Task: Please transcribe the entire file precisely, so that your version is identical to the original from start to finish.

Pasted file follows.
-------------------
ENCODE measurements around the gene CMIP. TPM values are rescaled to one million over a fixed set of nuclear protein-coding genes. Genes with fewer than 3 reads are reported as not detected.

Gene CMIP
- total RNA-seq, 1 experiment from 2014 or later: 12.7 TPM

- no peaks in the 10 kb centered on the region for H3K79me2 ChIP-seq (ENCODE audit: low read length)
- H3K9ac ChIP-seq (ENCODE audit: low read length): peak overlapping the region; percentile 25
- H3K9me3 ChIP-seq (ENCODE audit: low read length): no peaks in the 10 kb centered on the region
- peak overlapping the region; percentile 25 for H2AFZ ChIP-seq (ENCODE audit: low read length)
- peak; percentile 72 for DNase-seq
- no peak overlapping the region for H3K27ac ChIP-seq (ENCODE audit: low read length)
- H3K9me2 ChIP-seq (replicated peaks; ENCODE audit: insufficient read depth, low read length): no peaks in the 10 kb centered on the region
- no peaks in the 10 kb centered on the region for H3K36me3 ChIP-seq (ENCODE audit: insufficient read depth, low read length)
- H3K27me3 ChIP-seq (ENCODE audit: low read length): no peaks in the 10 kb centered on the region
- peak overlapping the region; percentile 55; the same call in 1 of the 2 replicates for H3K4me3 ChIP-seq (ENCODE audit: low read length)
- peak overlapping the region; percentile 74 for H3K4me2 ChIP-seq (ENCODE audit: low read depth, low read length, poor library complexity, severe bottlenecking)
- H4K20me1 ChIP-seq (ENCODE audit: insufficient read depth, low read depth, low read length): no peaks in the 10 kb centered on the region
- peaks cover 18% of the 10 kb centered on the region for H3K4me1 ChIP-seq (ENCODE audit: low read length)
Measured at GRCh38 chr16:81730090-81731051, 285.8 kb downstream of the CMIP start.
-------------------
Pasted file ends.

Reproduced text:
ENCODE measurements around the gene CMIP. TPM values are rescaled to one million over a fixed set of nuclear protein-coding genes. Genes with fewer than 3 reads are reported as not detected.

Gene CMIP
- total RNA-seq, 1 experiment from 2014 or later: 12.7 TPM

- no peaks in the 10 kb centered on the region for H3K79me2 ChIP-seq (ENCODE audit: low read length)
- H3K9ac ChIP-seq (ENCODE audit: low read length): peak overlapping the region; percentile 25
- H3K9me3 ChIP-seq (ENCODE audit: low read length): no peaks in the 10 kb centered on the region
- peak overlapping the region; percentile 25 for H2AFZ ChIP-seq (ENCODE audit: low read length)
- peak; percentile 72 for DNase-seq
- no peak overlapping the region for H3K27ac ChIP-seq (ENCODE audit: low read length)
- H3K9me2 ChIP-seq (replicated peaks; ENCODE audit: insufficient read depth, low read length): no peaks in the 10 kb centered on the region
- no peaks in the 10 kb centered on the region for H3K36me3 ChIP-seq (ENCODE audit: insufficient read depth, low read length)
- H3K27me3 ChIP-seq (ENCODE audit: low read length): no peaks in the 10 kb centered on the region
- peak overlapping the region; percentile 55; the same call in 1 of the 2 replicates for H3K4me3 ChIP-seq (ENCODE audit: low read length)
- peak overlapping the region; percentile 74 for H3K4me2 ChIP-seq (ENCODE audit: low read depth, low read length, poor library complexity, severe bottlenecking)
- H4K20me1 ChIP-seq (ENCODE audit: insufficient read depth, low read depth, low read length): no peaks in the 10 kb centered on the region
- peaks cover 18% of the 10 kb centered on the region for H3K4me1 ChIP-seq (ENCODE audit: low read length)
Measured at GRCh38 chr16:81730090-81731051, 285.8 kb downstream of the CMIP start.